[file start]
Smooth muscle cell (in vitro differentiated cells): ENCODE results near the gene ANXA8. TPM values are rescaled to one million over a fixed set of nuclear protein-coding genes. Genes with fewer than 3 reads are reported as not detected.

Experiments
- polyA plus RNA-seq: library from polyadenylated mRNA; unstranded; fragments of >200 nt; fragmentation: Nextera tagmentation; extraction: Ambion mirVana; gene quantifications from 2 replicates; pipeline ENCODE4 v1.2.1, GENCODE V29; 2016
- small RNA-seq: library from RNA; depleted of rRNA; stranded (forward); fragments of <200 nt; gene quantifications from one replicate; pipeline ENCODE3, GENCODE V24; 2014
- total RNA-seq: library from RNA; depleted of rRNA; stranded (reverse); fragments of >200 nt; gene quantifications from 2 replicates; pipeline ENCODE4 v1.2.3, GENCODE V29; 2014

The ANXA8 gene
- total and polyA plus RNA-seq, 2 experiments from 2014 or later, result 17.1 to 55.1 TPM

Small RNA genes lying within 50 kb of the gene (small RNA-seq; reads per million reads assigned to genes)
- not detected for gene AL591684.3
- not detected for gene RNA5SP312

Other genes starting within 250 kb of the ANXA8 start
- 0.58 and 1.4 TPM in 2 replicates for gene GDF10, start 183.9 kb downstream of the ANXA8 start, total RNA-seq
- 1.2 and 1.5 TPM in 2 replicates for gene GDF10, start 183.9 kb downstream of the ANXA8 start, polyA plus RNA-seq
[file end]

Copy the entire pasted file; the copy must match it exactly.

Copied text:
Smooth muscle cell (in vitro differentiated cells): ENCODE results near the gene ANXA8. TPM values are rescaled to one million over a fixed set of nuclear protein-coding genes. Genes with fewer than 3 reads are reported as not detected.

Experiments
- polyA plus RNA-seq: library from polyadenylated mRNA; unstranded; fragments of >200 nt; fragmentation: Nextera tagmentation; extraction: Ambion mirVana; gene quantifications from 2 replicates; pipeline ENCODE4 v1.2.1, GENCODE V29; 2016
- small RNA-seq: library from RNA; depleted of rRNA; stranded (forward); fragments of <200 nt; gene quantifications from one replicate; pipeline ENCODE3, GENCODE V24; 2014
- total RNA-seq: library from RNA; depleted of rRNA; stranded (reverse); fragments of >200 nt; gene quantifications from 2 replicates; pipeline ENCODE4 v1.2.3, GENCODE V29; 2014

The ANXA8 gene
- total and polyA plus RNA-seq, 2 experiments from 2014 or later, result 17.1 to 55.1 TPM

Small RNA genes lying within 50 kb of the gene (small RNA-seq; reads per million reads assigned to genes)
- not detected for gene AL591684.3
- not detected for gene RNA5SP312

Other genes starting within 250 kb of the ANXA8 start
- 0.58 and 1.4 TPM in 2 replicates for gene GDF10, start 183.9 kb downstream of the ANXA8 start, total RNA-seq
- 1.2 and 1.5 TPM in 2 replicates for gene GDF10, start 183.9 kb downstream of the ANXA8 start, polyA plus RNA-seq